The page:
Having worked with Murderdolls, Frankenstein Drag Queens From Planet 13 and as a solo artist in his own right, Wednesday 13 has got a hell of a back catalogue to whittle down to a mere ten songs.
“I take a lot of pride in what I do,” he tells us. “The simple fact that if people could see the small place where I came from, that needle in a haystack story, and how I’ve had so many people tell me that what I was doing was dumb, didn’t make any sense and wouldn’t work on radio... they don’t understand that it was never about that. I might not have the most fans in the world but the people that like me are so committed it makes me feel like I’m the biggest artist in the world.”
Ahead of Wednesday 13's appearance at Bloodstock festival, we asked one of metal's most beloved cult artists to pick the songs that sum up his career.
Rambo (Night Of The Living Drag Queens, 1998)
“The first songs I wrote were just dumb enough to work. I recorded this with Frankenstein Drag Queens in about 1998. As a kid I was obsessed with Rambo, my dad showed me the first film when I was about five years old. I was listening to Sex Pistols and Ramones when I was recording that album and I really liked the way The Ramones spelled out songs – and it was easy to do that with Rambo. It was just dumb enough to be genius!”
I Love To Say Fuck (Songs From The Recently Deceased, 2000)
“This was the first song I wrote where the crowd would go crazy! It didn’t matter if we were playing some shitty bar with five people in and they ignored the rest of our set, as soon as we played that song it made everyone real happy and they’d have their middle fingers in the air. Everyone does love to say fuck! The most popular song that can never get played on the radio! I wrote it when I was still working a day job, and the janitor in the store heard me playing it and said ‘No one will ever like this song. Worst song ever. You’re crazy!’ and I’d say, ‘One day you’ll see!’ and he actually came to see us in Prague last year and got to see everyone singing along to it. Which is pretty crazy!”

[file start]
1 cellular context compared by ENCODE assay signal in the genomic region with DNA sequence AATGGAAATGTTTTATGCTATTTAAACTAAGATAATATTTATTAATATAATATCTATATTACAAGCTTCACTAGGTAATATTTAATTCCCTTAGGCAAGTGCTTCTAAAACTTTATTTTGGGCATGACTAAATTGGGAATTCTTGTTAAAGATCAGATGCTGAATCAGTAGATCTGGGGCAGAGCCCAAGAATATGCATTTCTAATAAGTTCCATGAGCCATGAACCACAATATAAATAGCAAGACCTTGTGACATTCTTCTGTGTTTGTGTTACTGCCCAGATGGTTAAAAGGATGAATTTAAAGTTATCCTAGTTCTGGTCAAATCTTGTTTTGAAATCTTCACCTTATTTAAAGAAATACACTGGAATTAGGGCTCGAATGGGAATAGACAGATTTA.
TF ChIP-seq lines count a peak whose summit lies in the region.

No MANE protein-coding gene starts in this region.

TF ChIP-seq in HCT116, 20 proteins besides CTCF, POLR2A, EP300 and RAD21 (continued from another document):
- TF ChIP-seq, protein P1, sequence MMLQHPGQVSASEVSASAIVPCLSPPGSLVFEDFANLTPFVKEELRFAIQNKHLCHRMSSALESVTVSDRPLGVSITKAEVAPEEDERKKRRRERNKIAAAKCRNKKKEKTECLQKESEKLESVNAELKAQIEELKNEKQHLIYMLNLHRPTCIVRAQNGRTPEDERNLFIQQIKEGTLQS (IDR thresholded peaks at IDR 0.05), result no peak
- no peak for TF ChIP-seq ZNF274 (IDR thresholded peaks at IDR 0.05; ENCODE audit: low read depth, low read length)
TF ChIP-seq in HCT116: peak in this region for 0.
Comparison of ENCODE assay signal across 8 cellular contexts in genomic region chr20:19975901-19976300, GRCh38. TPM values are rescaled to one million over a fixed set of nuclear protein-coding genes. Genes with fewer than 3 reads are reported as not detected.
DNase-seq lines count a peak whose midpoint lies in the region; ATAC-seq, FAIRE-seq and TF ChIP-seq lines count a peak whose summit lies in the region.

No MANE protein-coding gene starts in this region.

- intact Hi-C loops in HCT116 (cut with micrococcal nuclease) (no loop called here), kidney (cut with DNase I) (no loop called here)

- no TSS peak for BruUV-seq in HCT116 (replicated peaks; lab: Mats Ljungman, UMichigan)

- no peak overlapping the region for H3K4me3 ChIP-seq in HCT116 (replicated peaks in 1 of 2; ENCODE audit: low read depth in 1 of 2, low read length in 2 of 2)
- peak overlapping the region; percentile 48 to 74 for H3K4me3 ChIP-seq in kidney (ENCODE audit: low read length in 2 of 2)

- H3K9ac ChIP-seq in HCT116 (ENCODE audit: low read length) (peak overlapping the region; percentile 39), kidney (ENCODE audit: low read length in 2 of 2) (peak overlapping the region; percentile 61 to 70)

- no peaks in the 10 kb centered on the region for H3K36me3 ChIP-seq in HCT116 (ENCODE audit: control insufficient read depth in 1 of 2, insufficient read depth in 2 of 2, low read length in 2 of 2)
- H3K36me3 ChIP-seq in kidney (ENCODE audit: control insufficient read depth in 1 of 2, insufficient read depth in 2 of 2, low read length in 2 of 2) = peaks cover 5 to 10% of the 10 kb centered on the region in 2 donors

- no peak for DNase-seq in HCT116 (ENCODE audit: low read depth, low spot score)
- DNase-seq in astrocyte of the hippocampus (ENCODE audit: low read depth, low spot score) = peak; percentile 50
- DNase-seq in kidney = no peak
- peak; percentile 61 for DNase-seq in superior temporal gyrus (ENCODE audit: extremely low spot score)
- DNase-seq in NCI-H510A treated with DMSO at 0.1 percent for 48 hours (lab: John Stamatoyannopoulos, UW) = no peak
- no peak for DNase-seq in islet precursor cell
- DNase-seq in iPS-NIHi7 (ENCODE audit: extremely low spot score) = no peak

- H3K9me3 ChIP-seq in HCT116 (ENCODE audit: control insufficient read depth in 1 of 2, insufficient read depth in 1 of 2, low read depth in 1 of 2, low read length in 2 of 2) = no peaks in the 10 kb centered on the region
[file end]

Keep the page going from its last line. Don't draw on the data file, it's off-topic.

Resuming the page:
Bad Things (Transylvania 90210, 2005)
“It took me a few times to demo this song and get it right. It was the ultimate ‘Fuck you!’ song, I love how ridiculous the lyrics are: ‘I would like to see you drown in a lake, or put a bag over your face and watch you suffocate.’ I just thought it was fun and it became one of our staple songs. I did this album all by myself apart from the drums; it was all me and all my creation, which is why I hold that record so dear.”
Nowhere (Women And Children Last, 2010)
“It was the last video that Murderdolls ever made, and it was kind of perfect because people would say to me ‘Where are Murderdolls?’ and I’d say ‘Watch the last video where we drive ourselves over a cliff.’ So what happened? Who knows? It was actually an old song that I had written in the days of my first album and left it in the ‘Maybe’ pile. Joey heard it and was like ‘Why have you never recorded this song?’ I just never had the confidence to record it, once I heard it back I couldn’t believe I’d left it so long.”
Summertime Suicide (Women And Children Last, 2010)